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Turning Points: Letting Motorcycle Travel Change Your Life

There are 8,760 hours in a calendar year. Your average person spends about 3,000 of those hours asleep, and another 2,000 or so trying to make ends meet. Do a little math, and you’ll realize we spend over half our lives doing something other than living it. We need a paradigm shift on a major scale.

 

thoreau cabin replicaThis isn’t a new idea. Henry David Thoreau summed it up over a century ago in one of the most quoted utterances of all time: “The mass of men lead lives of quiet desperation.”

 

The inspiration for that quote (and many of Thoreau’s most celebrated writings) came from his time spent living in a hand-built shack on the shore of a small pond in Massachusetts. Twenty-six months of solitude in a remote forest became the turning point that would define Thoreau’s life - long after his untimely death at just 44 years old.

 

But what are the rest of us, who crave that same spark of illumination, that wellspring of change in our lives, to do? Nowadays “remote cabins” are all just overpriced vacation rentals, and two years of solitude are a luxury even fewer of us can afford.

 

If you ride a motorcycle, you’re in luck: We’re here to tell you you’ve already got the tools you need to find that turning point in your life. Motorcycle travel can be a transformative experience if you let it, and here at Ecuador Freedom, that’s exactly the experience we offer to riders like yourself.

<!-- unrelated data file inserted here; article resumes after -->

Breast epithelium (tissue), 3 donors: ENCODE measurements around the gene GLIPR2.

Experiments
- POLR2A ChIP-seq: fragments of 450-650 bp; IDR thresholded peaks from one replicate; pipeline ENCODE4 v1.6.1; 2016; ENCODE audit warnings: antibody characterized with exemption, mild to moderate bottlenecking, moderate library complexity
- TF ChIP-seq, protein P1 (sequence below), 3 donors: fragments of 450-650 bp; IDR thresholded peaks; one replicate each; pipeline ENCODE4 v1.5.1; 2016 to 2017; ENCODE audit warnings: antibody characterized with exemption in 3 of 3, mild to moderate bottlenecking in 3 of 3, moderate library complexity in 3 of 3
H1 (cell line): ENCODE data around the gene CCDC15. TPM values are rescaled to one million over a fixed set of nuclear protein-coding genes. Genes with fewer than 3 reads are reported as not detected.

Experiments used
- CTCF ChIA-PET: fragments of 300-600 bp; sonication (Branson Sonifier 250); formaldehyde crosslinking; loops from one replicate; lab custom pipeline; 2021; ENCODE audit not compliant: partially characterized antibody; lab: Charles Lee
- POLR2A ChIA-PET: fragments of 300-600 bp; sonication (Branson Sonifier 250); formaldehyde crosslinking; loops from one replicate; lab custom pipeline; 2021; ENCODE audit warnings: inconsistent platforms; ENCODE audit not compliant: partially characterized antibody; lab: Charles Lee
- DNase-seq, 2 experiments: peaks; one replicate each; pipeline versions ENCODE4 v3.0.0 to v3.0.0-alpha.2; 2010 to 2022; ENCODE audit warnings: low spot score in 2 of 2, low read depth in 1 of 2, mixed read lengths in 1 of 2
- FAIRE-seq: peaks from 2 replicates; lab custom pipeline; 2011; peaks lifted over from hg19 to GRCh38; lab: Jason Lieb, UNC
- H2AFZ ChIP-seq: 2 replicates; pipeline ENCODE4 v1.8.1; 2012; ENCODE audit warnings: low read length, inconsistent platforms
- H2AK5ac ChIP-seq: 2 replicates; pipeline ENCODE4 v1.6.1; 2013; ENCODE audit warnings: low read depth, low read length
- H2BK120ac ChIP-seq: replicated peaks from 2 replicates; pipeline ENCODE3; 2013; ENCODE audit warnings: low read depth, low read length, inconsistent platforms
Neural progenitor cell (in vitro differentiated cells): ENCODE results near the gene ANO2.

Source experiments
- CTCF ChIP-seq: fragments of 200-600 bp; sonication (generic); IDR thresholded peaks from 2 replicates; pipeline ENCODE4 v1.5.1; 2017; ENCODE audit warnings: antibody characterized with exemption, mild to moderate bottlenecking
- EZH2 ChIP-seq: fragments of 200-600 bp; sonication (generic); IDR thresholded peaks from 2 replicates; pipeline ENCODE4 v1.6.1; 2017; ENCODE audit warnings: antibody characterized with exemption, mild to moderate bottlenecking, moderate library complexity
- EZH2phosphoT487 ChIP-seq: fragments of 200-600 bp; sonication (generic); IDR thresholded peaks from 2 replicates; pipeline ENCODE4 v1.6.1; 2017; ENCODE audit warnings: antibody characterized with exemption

DR650 in river

Why Motorcycle Travel Is Transformative

What makes any experience life-changing? What kind of journey transforms the way we see and think about the world around us? We’d argue there are a few crucial components that separate your typical vacation from a truly formative experience, and motorcycle travel has them all in spades.

 

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Challenge Breeds Confidence

 

One of the unique aspects of motorcycle travel is that it represents both a worldly experience to appreciate and a physical challenge to overcome. You’ll learn something here in Ecuador about yourself as a person and about yourself as a rider, and you’ll return home more skilled and confident than you were when you left.